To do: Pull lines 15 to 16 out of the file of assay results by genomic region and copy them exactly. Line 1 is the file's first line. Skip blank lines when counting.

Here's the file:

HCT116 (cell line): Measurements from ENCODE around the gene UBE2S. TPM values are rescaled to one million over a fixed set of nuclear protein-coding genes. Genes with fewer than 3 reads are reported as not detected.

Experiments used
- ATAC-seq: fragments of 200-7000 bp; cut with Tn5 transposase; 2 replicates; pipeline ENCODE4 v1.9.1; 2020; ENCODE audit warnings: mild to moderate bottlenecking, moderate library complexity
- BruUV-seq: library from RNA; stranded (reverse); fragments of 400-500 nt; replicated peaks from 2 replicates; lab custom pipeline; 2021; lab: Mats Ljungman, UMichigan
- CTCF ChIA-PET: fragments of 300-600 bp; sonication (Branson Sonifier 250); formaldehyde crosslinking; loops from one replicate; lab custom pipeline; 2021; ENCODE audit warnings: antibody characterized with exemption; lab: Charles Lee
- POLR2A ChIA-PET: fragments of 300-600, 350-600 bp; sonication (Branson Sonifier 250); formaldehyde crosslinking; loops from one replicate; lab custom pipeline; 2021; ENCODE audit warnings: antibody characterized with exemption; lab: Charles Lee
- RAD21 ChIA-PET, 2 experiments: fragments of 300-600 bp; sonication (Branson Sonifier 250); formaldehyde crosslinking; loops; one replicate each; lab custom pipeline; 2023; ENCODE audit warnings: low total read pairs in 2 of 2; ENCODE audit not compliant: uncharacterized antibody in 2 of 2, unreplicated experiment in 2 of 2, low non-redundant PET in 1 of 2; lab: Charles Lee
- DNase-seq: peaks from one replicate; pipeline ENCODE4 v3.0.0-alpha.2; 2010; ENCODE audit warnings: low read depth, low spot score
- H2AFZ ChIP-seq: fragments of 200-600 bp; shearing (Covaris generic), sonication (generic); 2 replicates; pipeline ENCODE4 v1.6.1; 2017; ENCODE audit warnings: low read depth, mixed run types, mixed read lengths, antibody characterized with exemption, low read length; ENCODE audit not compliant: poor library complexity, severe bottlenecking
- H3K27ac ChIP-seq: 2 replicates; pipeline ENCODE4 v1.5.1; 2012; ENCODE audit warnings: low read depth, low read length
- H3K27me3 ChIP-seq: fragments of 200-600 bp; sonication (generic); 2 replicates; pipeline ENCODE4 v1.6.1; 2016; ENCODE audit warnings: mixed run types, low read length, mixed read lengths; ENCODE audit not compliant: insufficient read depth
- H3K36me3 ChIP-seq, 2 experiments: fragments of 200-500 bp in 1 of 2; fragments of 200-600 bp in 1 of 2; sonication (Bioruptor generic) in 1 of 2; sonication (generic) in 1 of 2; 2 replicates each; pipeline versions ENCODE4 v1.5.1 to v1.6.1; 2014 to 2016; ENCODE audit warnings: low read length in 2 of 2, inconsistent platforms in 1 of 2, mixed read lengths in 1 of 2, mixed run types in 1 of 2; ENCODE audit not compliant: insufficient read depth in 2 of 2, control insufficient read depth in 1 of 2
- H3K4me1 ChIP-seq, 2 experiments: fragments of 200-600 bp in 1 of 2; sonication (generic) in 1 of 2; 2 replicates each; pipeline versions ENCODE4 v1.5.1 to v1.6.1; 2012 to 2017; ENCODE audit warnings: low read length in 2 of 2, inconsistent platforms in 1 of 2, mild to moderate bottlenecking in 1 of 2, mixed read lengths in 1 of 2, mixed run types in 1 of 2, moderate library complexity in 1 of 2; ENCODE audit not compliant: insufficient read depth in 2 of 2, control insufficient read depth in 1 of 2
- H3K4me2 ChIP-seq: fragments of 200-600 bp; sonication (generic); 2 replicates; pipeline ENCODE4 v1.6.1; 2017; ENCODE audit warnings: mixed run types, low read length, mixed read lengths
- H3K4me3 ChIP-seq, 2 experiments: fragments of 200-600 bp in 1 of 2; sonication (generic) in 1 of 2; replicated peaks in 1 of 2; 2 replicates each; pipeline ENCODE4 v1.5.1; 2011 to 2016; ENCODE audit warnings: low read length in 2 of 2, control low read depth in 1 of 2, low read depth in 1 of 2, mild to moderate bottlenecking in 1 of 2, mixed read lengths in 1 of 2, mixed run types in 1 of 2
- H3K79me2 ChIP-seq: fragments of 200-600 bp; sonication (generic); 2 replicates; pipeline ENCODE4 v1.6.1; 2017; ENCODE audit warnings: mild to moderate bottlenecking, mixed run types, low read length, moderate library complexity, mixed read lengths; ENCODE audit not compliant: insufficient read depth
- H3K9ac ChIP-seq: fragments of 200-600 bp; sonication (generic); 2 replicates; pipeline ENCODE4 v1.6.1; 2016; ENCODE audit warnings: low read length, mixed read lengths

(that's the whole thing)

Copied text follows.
- H3K4me3 ChIP-seq, 2 experiments: fragments of 200-600 bp in 1 of 2; sonication (generic) in 1 of 2; replicated peaks in 1 of 2; 2 replicates each; pipeline ENCODE4 v1.5.1; 2011 to 2016; ENCODE audit warnings: low read length in 2 of 2, control low read depth in 1 of 2, low read depth in 1 of 2, mild to moderate bottlenecking in 1 of 2, mixed read lengths in 1 of 2, mixed run types in 1 of 2
- H3K79me2 ChIP-seq: fragments of 200-600 bp; sonication (generic); 2 replicates; pipeline ENCODE4 v1.6.1; 2017; ENCODE audit warnings: mild to moderate bottlenecking, mixed run types, low read length, moderate library complexity, mixed read lengths; ENCODE audit not compliant: insufficient read depth